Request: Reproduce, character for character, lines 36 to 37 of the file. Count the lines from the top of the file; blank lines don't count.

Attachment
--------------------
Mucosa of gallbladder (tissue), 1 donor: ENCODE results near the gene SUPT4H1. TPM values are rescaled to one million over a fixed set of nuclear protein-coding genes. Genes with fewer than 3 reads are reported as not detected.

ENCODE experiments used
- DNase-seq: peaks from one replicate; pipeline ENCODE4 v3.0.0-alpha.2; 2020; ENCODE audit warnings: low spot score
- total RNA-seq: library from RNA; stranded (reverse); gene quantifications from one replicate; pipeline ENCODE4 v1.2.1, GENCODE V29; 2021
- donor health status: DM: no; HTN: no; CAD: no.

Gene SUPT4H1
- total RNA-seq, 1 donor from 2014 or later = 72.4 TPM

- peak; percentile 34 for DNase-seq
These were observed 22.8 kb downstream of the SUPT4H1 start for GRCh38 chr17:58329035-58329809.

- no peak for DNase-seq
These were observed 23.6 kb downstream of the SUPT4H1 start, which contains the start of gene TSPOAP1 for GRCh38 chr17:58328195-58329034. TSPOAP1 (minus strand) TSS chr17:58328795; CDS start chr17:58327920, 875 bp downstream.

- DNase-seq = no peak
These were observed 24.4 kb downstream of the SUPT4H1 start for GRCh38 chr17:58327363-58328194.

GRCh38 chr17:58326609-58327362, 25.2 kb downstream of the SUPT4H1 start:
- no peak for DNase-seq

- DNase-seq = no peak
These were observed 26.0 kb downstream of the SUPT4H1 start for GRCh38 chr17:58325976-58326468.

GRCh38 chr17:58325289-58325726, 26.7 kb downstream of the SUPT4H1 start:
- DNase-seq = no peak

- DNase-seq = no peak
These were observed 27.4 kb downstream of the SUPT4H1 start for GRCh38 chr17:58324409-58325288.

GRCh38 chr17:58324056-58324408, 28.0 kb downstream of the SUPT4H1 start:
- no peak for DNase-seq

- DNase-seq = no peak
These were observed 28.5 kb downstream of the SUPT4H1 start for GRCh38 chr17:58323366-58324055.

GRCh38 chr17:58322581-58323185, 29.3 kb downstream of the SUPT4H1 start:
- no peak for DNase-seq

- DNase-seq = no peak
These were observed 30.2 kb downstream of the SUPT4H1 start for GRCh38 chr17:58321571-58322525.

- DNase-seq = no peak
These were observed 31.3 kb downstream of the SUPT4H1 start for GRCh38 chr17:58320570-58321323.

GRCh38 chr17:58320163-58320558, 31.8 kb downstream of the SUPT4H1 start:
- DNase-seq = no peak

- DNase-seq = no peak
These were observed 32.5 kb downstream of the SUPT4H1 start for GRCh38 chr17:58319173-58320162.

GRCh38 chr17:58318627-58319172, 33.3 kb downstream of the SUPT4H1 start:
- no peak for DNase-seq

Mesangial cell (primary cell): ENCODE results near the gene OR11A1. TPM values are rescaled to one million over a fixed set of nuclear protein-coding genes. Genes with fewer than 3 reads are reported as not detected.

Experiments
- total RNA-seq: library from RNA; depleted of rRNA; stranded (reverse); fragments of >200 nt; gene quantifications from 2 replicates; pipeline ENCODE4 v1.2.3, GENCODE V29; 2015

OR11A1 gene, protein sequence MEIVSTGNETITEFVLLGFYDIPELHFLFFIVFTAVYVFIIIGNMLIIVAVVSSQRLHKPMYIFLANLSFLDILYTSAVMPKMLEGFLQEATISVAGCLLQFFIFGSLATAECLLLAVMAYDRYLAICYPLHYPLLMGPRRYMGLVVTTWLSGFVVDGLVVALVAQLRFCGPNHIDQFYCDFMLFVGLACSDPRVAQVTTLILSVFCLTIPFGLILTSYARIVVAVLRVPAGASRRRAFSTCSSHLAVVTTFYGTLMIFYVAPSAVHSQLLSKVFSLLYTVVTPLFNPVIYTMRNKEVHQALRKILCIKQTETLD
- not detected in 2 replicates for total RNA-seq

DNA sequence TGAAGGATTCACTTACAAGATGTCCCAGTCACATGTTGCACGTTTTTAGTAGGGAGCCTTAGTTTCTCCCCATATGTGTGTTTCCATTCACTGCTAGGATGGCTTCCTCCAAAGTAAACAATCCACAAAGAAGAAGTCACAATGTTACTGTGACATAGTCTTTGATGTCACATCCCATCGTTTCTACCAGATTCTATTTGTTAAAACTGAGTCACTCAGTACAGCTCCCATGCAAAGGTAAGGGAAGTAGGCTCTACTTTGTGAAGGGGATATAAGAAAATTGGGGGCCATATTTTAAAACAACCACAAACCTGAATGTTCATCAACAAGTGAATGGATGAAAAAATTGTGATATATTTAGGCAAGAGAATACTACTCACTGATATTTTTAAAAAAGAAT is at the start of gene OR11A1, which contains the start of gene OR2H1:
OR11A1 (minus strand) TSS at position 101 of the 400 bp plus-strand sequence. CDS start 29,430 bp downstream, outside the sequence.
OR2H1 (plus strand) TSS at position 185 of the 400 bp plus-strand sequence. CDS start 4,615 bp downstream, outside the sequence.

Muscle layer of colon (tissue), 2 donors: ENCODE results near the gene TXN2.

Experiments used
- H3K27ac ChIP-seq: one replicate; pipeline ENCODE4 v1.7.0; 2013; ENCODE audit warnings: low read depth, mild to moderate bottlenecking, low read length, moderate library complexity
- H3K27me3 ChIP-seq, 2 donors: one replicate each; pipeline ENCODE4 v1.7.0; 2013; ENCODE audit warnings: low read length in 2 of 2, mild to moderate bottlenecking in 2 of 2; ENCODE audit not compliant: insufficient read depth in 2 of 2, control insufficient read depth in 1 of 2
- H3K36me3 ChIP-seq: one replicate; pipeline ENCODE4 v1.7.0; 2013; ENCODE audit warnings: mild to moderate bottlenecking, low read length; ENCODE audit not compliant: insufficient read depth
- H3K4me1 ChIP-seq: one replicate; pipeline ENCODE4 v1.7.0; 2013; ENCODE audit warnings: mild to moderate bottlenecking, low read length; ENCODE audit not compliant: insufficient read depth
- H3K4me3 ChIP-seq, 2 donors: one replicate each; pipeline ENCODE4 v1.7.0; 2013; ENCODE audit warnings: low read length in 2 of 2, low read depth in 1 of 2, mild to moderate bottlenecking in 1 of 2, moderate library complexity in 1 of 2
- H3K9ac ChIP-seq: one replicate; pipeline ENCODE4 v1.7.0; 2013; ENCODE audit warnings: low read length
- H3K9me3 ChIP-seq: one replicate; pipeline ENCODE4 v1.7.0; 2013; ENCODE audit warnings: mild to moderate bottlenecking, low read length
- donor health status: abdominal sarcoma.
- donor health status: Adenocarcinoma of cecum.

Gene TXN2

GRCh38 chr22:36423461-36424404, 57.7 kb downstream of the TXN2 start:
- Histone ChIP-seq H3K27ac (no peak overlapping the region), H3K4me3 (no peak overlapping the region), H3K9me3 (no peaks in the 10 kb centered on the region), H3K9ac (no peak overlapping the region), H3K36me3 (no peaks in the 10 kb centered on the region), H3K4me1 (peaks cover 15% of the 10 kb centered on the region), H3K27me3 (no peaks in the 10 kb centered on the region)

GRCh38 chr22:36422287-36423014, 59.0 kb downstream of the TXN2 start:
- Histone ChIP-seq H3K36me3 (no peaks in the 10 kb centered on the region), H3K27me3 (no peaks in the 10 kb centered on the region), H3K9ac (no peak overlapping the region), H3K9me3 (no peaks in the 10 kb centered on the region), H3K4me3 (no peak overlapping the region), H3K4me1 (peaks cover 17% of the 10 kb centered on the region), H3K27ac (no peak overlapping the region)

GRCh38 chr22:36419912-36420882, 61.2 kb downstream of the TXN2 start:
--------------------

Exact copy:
GRCh38 chr17:58318627-58319172, 33.3 kb downstream of the SUPT4H1 start:
- no peak for DNase-seq